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Right now, Japan is enjoying something of an economic resurgence.

  • After a long battle with deflation, the Bank of Japan’s latest quarterly outlook says it expects inflation to remain at around 2% over the next three years.
  • Interest rates are now in positive territory for the first time in 17 years after a rise to a range of 0%–0.1% in March.
  • The Nikkei share index has increased by more than 30% in the year ending 30 April.

The So What

The key question is whether this positive momentum can be sustained in the long term.

“The Japanese economy is on a good trajectory and there are many positive signs. But there are also significant headwinds. And there will need to be stronger economic fundamentals before declaring a recovery,” says Sam Karita, who leads the BCG Henderson Institute in Japan.

Some of the reasons for Japan’s current attractiveness to foreign investors include:

  • Geopolitical stability as both a business location and a trading partner.
  • Recent changes to corporate governance regulations providing greater transparency around company performance.
  • The current strength of the dollar against the yen, which makes Japanese goods and services cheaper for dollar holders.

The Backdrop

Japan has been struggling with deflation and an ageing population for many years. Although it has enjoyed some growth, this has lagged well behind other large Asian economies including China and India.

Some of the underlying weaknesses in the economy include:

  • Productivity rates remain stubbornly low. Japan ranked 30 out of 38 OECD countries for labor productivity in 2022.
  • Japan has scarce natural resources and is a net importer. Exports will need to rise further to boost growth.
  • The ageing population means that consumer demand will stay low and hinder meaningful GDP growth.

Now What

To sustain economic momentum, Japan needs to fundamentally improve supply. But there needs to be even greater effort still to increase demand given the declining population.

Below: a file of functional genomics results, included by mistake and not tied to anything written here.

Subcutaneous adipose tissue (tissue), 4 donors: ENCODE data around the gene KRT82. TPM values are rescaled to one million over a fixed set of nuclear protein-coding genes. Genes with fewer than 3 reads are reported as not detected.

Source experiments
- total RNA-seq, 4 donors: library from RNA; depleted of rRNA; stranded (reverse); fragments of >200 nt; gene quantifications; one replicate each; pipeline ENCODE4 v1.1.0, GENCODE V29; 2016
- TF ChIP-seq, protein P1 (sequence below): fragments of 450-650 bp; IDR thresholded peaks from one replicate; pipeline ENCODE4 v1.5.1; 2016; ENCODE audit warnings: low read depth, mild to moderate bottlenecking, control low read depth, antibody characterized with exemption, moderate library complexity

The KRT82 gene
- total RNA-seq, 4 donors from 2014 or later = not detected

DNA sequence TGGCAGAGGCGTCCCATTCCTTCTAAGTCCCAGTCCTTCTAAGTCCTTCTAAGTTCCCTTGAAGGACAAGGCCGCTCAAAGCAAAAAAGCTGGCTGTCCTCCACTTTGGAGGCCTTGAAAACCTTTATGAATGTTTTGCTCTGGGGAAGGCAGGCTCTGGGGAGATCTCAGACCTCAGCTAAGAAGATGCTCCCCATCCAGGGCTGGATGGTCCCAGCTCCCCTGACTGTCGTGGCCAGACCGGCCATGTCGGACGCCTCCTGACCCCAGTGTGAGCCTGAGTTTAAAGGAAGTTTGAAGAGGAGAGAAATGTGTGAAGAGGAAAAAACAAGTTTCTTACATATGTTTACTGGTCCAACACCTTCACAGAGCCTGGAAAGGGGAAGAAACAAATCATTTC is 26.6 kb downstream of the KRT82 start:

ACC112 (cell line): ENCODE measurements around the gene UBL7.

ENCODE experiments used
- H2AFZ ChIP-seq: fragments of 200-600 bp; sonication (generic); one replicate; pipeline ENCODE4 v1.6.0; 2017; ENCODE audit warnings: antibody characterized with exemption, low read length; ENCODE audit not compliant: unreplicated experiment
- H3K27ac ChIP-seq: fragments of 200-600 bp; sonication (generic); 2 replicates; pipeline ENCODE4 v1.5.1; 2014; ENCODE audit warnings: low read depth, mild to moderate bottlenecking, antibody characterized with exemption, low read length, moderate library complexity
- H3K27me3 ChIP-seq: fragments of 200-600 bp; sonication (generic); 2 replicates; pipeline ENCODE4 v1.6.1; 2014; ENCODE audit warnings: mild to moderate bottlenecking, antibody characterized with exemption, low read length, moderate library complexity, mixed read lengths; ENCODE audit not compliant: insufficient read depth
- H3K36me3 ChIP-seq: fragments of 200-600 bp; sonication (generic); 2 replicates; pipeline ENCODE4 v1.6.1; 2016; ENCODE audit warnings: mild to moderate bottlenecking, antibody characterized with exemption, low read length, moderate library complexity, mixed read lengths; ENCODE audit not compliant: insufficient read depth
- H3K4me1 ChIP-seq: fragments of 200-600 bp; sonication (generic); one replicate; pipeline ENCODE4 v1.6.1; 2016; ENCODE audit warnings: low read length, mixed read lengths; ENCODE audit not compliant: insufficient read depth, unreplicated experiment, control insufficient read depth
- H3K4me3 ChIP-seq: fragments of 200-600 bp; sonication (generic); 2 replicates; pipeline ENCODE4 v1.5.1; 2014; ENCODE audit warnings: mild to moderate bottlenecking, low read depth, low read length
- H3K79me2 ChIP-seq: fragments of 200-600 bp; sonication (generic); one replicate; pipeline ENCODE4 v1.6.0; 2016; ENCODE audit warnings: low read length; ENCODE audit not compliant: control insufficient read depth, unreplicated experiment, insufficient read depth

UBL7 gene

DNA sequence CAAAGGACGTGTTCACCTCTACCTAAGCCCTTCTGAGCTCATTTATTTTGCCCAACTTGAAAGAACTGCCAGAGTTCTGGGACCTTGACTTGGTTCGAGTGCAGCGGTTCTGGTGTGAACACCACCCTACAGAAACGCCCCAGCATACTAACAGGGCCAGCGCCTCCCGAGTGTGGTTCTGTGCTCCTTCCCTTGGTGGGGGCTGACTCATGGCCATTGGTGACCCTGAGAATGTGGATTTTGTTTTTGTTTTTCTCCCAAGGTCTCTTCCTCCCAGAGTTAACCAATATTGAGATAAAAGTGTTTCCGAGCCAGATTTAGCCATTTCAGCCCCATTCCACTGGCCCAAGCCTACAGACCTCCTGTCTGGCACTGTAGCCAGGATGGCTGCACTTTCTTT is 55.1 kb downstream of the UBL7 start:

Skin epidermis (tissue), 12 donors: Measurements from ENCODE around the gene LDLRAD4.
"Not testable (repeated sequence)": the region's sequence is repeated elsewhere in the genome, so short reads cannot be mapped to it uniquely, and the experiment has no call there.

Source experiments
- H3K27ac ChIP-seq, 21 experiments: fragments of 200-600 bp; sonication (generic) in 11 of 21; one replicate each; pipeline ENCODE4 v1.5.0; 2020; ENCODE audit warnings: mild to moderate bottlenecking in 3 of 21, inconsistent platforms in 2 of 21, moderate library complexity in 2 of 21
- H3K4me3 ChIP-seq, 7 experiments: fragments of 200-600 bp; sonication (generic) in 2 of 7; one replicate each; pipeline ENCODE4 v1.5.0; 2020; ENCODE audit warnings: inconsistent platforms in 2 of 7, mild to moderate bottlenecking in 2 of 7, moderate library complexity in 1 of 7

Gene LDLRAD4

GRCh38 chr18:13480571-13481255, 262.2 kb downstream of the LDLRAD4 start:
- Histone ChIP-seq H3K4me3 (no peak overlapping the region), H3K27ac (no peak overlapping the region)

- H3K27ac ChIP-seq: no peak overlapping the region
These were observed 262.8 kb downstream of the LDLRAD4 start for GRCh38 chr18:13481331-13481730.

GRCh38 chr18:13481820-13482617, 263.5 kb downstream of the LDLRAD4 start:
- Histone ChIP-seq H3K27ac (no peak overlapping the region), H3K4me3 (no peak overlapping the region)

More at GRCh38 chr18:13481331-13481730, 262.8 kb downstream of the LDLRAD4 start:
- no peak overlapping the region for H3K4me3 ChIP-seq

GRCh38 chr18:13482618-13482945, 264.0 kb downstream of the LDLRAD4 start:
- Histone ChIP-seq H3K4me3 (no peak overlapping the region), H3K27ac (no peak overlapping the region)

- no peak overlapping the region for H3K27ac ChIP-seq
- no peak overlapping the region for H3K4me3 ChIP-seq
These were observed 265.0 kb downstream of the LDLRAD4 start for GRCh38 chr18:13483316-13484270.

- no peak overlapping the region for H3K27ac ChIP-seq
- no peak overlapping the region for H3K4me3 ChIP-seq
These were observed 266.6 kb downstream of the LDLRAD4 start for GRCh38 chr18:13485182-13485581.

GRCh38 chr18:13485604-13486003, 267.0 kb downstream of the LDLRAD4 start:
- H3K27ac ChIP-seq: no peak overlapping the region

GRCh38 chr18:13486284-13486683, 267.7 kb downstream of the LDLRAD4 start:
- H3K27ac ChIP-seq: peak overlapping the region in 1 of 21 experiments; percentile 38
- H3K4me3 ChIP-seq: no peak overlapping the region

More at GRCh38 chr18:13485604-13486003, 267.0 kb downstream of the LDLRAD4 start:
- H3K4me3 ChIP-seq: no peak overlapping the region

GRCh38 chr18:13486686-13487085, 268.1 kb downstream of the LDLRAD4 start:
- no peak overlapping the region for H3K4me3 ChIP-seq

These are some levers to help strengthen the underlying economy:

Harness the power of AI. Automation and robotics have huge potential to increase productivity. This holds for both new areas such as semiconductors and traditional manufacturing hubs such as chemicals or engineering. There is also significant investment in GenAI already underway, and large language models are being trained on the Japanese language. This positions Japan well to take advantage of AI’s potential to create new efficiencies as part of the end-to-end transformations that will follow.

Maximize the potential of the workforce. To increase overall productivity, the labor force that is freed up from automation efforts will need to be re-skilled and re-directed toward new value-adding workstreams. Individual companies should consider shifting internal resources to new roles which require empathy, agility, or other human abilities that can’t easily be replicated with AI. At the industry level, there may need to be a shifting of resources toward the highest growth areas.

Target employee engagement. This is another important lever to improve productivity. Japan’s workers report significantly lower levels of satisfaction than elsewhere, even taking into account a cultural bias toward muted survey responses, Karita says. Being willing to act swiftly to increase wages, when able, is vital to maintain satisfied workers. Many companies are also taking steps to actively improve employee well-being and provide a greater sense of purpose. Helping employees feel motivated and empowered to reach their full potential is also key.

Broaden the workforce. Policymakers have already seen significant success in encouraging more women in the workplace. There are also a number of schemes to encourage older workers to stay, or return to, the workplace. And in order to attract and retain more foreign talent, companies will need to ensure their workplaces are attractive, for example by offering training programs and competitive benefits.

Increase net exports. One of the biggest opportunities for future growth is within the technology sector. “Japan wants to make up for lost time and is investing heavily to reestablish itself as a leading player in the semiconductor industry, for example,” Karita says. Many large Japanese firms are already market leaders in specialized technologies such as manufacturing image sensors or carbon fibers. And there are also many more relatively small companies that dominate the market in niche categories, thanks to strong craftsmanship and precision in design and manufacturing.